While most people are drawn to the top of the names at the MVP ballot, I always find myself checking the bottom of the list.
I've always found the one-vote wonders intriguing -- someone who one person out of 30 voters found worthy of recognition.
In the past, I've voted in small-college football and basketball polls and have tried to find instances in which I could be that voter, one who had a good (often unnoticed) reason to deem someone legitimate. I found it to be a fun and challenging exercise and it's one I've decided to repeat here.
I can fully understand wanting to reward the 10 players whose value was greatest, but I think it would be cool if any of these five got a single 10th-place vote.
Mark Ellis, 2B, Dodgers
Ellis hit .270 with six home runs and 48 RBIs, so it's not his offense for which we're rewarding him. Ellis was credited with 12 Defensive Runs Saved, the most by an NL second basemen and that helped him finish with 3.0 WAR, which ranked just outside the top 40 among NL position players.
But Ellis was probably worth more than that when you consider the Dodgers' alternatives at second base. Five other players combined to play about 500 innings there and they were worth a combined -14 Defensive Runs Saved. The Dodgers went 69-37 when Ellis started in 2013. They were 23-33 when he didn't.
Drew Smyly, RP, Tigers
There are a couple of directions I could have gone in for picking a non-closing relief pitcher (whether one is really worthy of a vote is a subject of legit debate).
I went with Smyly over a couple of other options (Alex Torres and Luke Hochevar among them) because I liked his versatility. He could get one out when needed and more when necessary. He gave the Tigers a relief-pitching option who was just as good as their starting pitchers.
If you wonder how good he was, just ask the teams in the AL East.
Smyly pitched 13 games against the Yankees, Orioles, Blue Jays, Red Sox and Rays. In them, he pitched 20 innings and allowed no runs and 10 hits, with 22 strikeouts and one walk (and for those asking, I excluded the postseason appearances, since the MVP is based on regular-season production).
Martin Prado, 3B/LF/2B, Diamondbacks
This one seems counter-intuitive, given that Prado's WAR dropped from 5.5 in 2012 to 2.3 in 2013.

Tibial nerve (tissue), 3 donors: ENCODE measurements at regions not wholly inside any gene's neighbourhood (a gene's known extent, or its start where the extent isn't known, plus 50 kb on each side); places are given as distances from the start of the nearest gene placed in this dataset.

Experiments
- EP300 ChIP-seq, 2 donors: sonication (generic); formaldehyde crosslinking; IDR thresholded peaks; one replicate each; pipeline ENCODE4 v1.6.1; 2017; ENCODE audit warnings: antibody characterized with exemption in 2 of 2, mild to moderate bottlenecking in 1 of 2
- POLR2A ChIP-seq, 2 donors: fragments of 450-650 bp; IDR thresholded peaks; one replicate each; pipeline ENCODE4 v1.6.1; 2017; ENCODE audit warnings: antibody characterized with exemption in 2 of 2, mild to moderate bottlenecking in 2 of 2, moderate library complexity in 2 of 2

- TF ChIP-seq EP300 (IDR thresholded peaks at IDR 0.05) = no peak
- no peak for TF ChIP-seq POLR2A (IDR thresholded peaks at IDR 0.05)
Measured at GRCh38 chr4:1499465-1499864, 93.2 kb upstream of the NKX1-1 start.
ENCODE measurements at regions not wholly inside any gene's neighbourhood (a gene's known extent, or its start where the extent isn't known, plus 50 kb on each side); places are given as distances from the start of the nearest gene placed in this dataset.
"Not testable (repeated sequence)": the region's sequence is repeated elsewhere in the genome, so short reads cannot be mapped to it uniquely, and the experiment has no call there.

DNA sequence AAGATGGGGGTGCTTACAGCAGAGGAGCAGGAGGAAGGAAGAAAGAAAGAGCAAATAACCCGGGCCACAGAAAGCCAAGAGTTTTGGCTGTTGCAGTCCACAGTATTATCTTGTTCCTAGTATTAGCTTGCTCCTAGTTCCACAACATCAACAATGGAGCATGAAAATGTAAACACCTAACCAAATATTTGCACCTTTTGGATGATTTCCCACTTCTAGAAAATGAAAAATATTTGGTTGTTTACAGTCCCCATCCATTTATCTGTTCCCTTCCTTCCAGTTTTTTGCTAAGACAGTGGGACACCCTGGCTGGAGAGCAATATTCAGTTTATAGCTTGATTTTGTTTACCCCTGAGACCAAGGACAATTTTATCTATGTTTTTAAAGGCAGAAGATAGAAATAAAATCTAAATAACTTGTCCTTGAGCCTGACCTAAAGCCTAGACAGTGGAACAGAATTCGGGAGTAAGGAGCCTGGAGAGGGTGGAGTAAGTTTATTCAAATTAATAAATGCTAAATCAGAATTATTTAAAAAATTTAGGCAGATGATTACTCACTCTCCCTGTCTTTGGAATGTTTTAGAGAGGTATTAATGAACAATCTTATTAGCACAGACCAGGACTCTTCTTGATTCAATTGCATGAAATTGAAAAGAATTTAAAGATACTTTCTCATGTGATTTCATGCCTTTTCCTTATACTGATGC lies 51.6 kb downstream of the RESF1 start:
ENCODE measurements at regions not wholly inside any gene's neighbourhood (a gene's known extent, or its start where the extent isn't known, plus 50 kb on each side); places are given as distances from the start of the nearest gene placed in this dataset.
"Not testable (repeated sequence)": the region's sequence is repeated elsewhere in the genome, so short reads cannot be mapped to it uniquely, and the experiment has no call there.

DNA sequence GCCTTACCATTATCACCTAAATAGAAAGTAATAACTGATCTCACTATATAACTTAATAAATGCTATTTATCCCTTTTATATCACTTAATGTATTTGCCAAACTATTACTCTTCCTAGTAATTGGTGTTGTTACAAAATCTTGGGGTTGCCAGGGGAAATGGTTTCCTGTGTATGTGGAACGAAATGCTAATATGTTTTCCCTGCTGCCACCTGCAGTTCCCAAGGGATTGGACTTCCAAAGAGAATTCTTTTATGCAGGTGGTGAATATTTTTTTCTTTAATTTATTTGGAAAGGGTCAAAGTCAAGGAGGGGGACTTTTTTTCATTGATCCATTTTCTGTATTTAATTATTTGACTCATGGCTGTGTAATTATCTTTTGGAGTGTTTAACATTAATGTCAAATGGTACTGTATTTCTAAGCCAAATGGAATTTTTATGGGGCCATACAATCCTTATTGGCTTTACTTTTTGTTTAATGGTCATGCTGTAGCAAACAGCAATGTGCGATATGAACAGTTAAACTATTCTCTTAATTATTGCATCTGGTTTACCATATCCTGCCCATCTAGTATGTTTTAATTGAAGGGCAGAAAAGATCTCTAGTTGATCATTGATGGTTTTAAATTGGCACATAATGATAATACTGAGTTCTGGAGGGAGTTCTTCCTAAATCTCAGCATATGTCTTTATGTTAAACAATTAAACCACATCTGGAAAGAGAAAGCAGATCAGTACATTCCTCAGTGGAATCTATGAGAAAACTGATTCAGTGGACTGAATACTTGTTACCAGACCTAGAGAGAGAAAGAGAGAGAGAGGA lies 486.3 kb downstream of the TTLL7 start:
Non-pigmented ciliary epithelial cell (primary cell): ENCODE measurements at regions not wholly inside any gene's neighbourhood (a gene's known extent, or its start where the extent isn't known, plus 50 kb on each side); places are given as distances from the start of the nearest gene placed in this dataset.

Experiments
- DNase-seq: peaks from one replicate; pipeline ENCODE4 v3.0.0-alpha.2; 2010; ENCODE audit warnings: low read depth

But I call your attention to him because he was the NL leader in a cool stat.
Prado had a dozen plate appearances in the seventh inning or later in which he either tied the game or gave the Diamondbacks the lead. That was two more than the Diamondback who will rightfully get lots of MVP votes (Paul Goldschmidt) and matched the major-league best totals of Chris Davis and Jose Bautista.
Lest you say that Prado racked these up when the Diamondbacks were wilting, that's not true. His 11th of those 12 came on Aug. 27, a date on which they were still within five games of the wild-card spot.
Eric Young Jr., OF, Mets
Full disclosure here: Eric's father worked with me on Baseball Tonight for three seasons and I enjoyed his time at ESPN. So if you accuse me of not thinking clearly on this one, that's fine.
But the Mets were not just a better team when Young started (46-44 when he did, and an ugly 28-44 when he didn't), they were much more watchable. Young's presence made the Mets more reliant on their baserunning and that was a good thing. He led the NL in FanGraphs' baserunning metric (UBR) and the Mets led the majors in that stat.
The Mets also defended much better in the outfield because it cleared out Lucas Duda in favor of a player who wound up rating second among left fielders in the SABR Defensive Index used to aid in the Gold Glove voting.
Yes, the Mets also added Zack Wheeler around the time they added Young, but Wheeler only pitched every fifth day. Young played every day and played well.
Jason Castro, Astros
You know how bad the Astros were.
But imagine how much worse they would have been without Castro, who finished with 4.5 WAR, nearly two wins better than anyone else on the team.
It was the fourth-highest WAR for anyone who played at least 50 percent of their games at the position last season. The three guys ahead of him were Yadier Molina, Joe Mauer and Buster Posey.
And since I can't get away with calling any of those three underrecognized, I'll go with Castro, who played a significant role in preventing the Astros from being mentioned in the same sentence as the 1962 Mets.